Miscalibrated Internet Receptor Stalks

As you may have heard, there's a new Alien movie on the way from Neill Blomkamp, possibly starring Sigourney Weaver as Ellen Ripley — or this is a cruel April Fools joke arriving six weeks ahead of schedule. Either way, though, it's worth considering what such a project would be about. I've broken down my theories into four broad categories of speculation to get a sense of what a "canonical" Alien film would look and feel like, based on Blomkamp's previous work and my own idle fantasies, some of them nearly three decades old. (Don't worry — they've been preserved in hypersleep.)


I. Continuity

The general consensus among fans — hell, most moviegoers in general — is that the first two movies in the Alien franchise are great, and the rest, not so much. I think Alien is one of the best movies ever made, period, and that Aliens is one of the three or four best "real" SF movies ever made. Alien 3 has some incredible art direction, but it's kind of a downer, to say the least. Alien Resurrection is the Batman & Robin of the series, an attempt to restart the franchise as a goofy '90s-style action vehicle in the vein of Speed, but even then it's got some interesting feminist subtexts from screenwriter Joss Whedon (it's just too bad they're tied in to such a crappy movie). Prometheus — well, we've established that it's a thing that exists. It's really pretty, at least, which is more than you can say about the AvP debacles.

So if Ripley and Hicks are still alive, as the production art suggests (albeit now viable for Space AARP coverage), it's pretty likely that Alien 3 and Resurrection are no longer canon, as Ridley Scott and Damon Lindelof were saying three years ago when they were doing advance publicity for Prometheus. This has been a fan theory for some time — that the easiest way to write off the last two Ripley-centric films in the franchise is to simply retcon the third and fourth movies in the series as weird dreams Ripley had while in hyper-transit back to Earth from the LV-426 system. Although an even tidier solution would be just to ignore them altogether.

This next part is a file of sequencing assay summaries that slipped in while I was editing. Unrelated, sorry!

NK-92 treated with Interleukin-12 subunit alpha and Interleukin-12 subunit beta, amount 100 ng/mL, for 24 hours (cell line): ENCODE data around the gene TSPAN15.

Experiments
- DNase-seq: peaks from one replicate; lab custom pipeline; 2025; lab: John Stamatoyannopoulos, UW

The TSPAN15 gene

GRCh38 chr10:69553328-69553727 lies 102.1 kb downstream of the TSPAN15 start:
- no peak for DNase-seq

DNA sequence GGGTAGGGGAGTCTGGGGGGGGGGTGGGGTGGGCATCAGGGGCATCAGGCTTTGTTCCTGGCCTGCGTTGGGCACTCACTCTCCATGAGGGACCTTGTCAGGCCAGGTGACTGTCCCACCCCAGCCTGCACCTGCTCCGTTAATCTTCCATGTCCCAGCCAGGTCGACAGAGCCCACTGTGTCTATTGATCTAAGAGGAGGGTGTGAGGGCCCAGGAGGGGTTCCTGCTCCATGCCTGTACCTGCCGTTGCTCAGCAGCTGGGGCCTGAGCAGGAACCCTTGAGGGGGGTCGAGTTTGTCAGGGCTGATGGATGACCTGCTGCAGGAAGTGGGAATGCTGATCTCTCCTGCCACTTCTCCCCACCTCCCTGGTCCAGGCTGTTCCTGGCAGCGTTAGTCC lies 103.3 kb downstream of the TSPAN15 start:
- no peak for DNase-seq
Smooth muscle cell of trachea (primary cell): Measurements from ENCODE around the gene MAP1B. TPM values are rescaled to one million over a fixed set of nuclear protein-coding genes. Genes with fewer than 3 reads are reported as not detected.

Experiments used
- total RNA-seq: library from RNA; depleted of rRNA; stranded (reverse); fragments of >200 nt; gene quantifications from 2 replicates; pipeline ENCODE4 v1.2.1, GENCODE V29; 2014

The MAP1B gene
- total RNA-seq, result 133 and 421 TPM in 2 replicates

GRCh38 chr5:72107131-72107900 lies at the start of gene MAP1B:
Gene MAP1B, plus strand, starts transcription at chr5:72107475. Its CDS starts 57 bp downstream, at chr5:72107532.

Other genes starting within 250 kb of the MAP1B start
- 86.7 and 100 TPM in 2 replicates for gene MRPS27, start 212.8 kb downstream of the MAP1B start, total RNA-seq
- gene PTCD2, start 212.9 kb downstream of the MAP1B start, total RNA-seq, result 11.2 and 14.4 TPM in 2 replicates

So I'm going to guess that unless the plot is a lot more complex than it seems, that's really Ripley from Alien and Aliens, not a clone, not an android, not some crazy simulacra created by ancient xenotechnology a la Grace Augustine in the Avatar sequels. And if Hicks is still around, then Newt/Rebecca probably is, too, and hell, maybe they even patched poor Bishop back together.


II. Storyline

So what would Alien V (or is it "III"?) be about? My guess, based on the bits of artwork we've seen, is that it would parallel aspects of the plots of Alien and Aliens, with Newt transitioning into the Ripley role. Like Ripley in Aliens, she would be haunted by the tragedy and horror of the Alien infestation, and filled with thoughts of revenge for both the Alien species and the soulless company that sought to exploit them. My theory, possibly based on some old garbage I scrawled in a geometry textbook around 1986 or so, is that after the events of Aliens, Weyland-Yutani was brought down by lawsuits from the relatives of the LV-426 colonists and broken up by the government, with its various corporate divisions shut down or spun off. But a rogue operation continues at a secret location, another Space Jockey crash site or maybe some Mountains of Madness-type colony established millennia ago. (If you really wanted to fold Prometheus into the storyline, it could be the Engineer outpost on LV-223.) Through some external source — possibly Hicks, now high up in military intelligence — Newt discovers this hidden facility. Seeking justice and revenge, she sets out, possibly with a ship and crew of her own, to destroy it, with Ripley and Hicks in rapid pursuit. Needless to say, once there, our heroes discover a new and unspeakable Lovecraftian horror with nightmarish implications for the future of humankind, probably involving the xeno-based bio-armor/power suits that we saw Ripley wearing in Blomkamp's paintings (which also recalls elements of District 9).